On the other hand, when we are in an unhappy relationship, we release hormones such as cortisol, testosterone and adrenaline which tend to cause a variety of mental health related symptoms including depression and anxiety both of which I experienced when I was married to Jim.

Far from being unique, that TED talk and other research I carried out since then, confirmed my experience as a happily partnered woman which is that being with Paul reduces the intensity of my back pain because I feel supported and loved – just as my experience of pain when I was married to Jim was intense because, with him, in addition to the physical pain, I also felt unloved, unimportant and emotionally neglected.

As I was preparing for my talk at the DIVAS annual conference at the end of March where the theme was mental health, I chose to examine the relationship between our experience of love and the quality of our health – physical, mental and emotional.

Since that event, I’ve become even more interested in that connection, especially when I realised that there was one area I had overlooked:  our relationship with ourselves.

Self-confidence, self-esteem, self-compassion, self-trust as well as truly knowing, liking and respecting ourselves, all of which are critical aspects of our relationship with ourselves, affect the quality of our health and wellbeing.

My own journey – coming from a place where I didn’t like, trust and most certainly where I didn’t respect myself  – to where I am today, is proof of it.

Am I saying that when you love yourself and others you magically transform your health?

No, I don’t.

What I am saying is that, when you do, when you know you deserve better, when you know you’re worthy of being loved, valued, cherished and appreciated, and when you stop resigning yourself to a loveless life – as I did for so many years – you’re able to make better choices.

When I was married to Jim I believed that my situation was hopeless and that I was helpless to do anything about it.  I believed myself to be a victim.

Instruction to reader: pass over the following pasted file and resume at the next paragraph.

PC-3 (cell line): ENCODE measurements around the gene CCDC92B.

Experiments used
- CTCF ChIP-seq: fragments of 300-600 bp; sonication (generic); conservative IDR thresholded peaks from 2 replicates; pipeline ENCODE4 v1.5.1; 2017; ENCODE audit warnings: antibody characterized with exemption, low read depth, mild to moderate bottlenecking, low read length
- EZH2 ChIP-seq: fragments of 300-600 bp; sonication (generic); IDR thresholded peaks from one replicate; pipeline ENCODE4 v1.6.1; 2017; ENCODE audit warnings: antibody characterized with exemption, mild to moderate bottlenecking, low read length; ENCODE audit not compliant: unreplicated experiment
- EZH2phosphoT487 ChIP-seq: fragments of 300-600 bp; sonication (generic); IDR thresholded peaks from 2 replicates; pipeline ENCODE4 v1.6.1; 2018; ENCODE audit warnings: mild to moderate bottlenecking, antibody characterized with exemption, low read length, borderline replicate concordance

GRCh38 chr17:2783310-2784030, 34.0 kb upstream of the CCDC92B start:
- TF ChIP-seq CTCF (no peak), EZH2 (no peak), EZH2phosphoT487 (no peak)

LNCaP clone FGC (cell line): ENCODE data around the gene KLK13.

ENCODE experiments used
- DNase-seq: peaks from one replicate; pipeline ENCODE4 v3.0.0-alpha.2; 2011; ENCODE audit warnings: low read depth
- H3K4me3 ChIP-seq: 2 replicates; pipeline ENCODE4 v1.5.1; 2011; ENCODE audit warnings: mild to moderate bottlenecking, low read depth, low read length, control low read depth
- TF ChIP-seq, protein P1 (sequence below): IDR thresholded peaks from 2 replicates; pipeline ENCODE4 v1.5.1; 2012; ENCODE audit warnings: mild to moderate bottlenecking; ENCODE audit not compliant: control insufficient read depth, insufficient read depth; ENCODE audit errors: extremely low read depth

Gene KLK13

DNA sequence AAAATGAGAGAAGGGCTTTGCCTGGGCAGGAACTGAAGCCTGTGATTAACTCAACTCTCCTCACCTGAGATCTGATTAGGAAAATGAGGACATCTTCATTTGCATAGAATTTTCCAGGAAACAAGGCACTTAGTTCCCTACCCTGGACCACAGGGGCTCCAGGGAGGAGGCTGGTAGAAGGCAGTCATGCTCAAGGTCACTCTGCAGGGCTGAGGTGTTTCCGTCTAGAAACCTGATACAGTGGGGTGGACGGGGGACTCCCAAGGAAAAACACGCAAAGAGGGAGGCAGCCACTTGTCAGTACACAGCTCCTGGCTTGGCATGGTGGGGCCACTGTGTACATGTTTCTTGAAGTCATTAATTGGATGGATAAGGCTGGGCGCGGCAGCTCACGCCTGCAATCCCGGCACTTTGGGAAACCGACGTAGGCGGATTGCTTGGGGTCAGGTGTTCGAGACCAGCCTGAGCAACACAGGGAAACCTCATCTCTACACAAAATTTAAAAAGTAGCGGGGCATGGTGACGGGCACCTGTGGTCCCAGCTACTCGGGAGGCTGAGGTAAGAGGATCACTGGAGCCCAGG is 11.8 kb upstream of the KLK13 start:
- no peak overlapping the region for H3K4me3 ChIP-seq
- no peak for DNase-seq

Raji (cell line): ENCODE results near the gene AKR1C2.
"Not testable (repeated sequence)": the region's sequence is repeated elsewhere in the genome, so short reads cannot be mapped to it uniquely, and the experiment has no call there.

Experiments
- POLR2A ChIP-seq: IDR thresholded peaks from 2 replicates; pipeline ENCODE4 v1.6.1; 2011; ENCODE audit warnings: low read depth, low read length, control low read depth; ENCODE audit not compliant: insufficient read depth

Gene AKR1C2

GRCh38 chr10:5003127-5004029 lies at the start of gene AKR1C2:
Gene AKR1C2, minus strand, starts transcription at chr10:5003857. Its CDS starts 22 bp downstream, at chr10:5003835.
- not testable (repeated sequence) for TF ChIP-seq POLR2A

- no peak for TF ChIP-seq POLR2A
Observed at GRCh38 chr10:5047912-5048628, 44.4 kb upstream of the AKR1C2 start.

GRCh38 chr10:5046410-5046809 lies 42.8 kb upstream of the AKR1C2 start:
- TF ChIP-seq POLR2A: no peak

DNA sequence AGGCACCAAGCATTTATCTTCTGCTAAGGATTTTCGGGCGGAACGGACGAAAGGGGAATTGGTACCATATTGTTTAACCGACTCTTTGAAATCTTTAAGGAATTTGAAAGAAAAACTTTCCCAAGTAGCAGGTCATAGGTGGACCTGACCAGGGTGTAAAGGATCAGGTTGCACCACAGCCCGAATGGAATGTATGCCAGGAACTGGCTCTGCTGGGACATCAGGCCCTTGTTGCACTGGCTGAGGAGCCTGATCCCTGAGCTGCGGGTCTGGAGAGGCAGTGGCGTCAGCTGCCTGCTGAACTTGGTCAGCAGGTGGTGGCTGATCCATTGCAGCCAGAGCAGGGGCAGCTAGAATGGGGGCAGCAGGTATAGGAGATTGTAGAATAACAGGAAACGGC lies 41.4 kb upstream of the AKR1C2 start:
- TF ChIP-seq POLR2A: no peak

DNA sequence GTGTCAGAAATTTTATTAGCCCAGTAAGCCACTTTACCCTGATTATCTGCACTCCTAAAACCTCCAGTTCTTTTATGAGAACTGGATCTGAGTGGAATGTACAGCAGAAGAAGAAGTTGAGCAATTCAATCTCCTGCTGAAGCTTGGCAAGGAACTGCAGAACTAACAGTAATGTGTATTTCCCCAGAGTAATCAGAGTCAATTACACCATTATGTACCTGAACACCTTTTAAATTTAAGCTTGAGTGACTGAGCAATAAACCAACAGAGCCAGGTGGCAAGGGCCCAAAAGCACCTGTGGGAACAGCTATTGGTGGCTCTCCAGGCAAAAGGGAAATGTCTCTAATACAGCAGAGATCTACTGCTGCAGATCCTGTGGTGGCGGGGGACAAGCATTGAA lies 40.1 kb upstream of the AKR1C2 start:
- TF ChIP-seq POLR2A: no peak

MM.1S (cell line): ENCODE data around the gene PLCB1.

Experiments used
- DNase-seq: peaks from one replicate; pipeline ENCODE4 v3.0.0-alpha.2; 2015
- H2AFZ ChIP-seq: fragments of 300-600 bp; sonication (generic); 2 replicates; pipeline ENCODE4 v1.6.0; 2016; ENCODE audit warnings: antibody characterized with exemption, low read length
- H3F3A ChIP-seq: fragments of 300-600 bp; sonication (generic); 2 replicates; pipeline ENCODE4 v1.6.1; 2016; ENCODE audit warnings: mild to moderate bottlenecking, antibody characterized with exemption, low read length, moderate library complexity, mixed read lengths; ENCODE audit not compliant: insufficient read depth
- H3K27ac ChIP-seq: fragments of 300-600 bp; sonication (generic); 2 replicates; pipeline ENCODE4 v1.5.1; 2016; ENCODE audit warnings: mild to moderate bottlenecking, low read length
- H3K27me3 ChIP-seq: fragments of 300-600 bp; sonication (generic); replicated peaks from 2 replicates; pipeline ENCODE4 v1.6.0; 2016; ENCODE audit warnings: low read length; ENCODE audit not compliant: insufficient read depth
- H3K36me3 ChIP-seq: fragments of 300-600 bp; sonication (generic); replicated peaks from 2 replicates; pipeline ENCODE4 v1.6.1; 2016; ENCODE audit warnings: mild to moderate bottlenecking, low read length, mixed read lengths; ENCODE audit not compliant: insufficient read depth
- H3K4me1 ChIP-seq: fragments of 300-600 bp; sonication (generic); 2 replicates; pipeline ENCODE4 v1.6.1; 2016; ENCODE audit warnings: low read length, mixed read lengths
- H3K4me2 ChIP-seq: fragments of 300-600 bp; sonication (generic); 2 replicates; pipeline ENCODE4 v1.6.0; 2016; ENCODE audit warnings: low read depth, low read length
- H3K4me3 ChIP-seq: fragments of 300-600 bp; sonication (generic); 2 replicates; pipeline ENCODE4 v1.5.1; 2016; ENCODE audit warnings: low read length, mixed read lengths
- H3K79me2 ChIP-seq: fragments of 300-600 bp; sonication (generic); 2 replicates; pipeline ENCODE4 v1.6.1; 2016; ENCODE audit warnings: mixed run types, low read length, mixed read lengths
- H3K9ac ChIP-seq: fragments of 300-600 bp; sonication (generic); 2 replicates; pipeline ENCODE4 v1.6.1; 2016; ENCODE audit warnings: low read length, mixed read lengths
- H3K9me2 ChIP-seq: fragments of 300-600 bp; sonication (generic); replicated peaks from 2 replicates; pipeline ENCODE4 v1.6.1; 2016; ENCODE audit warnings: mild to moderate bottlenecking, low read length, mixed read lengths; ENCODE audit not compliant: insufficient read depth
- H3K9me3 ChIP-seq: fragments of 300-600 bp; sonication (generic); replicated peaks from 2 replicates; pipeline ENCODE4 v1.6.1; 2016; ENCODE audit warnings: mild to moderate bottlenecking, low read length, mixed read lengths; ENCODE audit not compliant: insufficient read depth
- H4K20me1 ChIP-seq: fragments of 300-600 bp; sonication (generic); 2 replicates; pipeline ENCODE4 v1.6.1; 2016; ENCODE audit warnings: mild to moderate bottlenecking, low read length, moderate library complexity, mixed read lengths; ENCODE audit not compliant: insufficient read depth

What is often not appreciated is that, when you feel good about yourself, you also notice more options and possibilities.  Not only that, you also feel capable of pursuing them.

This is certainly true for me even though I’m 73.

All this begs the question:

If I’d known then what I know now, would I have done anything differently?

The honest but discouraging answer is, probably not.  Why?

Because I would have been too scared to upset the status quo; because I didn’t have the insights, foundation or inner resources to deal with my situation.

It was a fear that cost me 37 years of my life.

Would I lack the same courage now?

Hell no! My life depends on it!

Has this article made you think?  Please let me have your comments.

With love and gratitude,

Sue

 

P.S. I coach women over 50 who have not yet made the connection between the quality of their relationship with themselves and others and the quality of their health.

If you’d like to discover how you can improve one to improve the other, go to https://www.sueplumtree.com or email me on sue@sueplumtree.com for a COMPLIMENTARY exploratory conversation.

P.P.S. My third book, ‘Open Your Heart: The 7 Secrets Of Strong And Loving Relationships’ is now on Amazon and getting 5* reviews!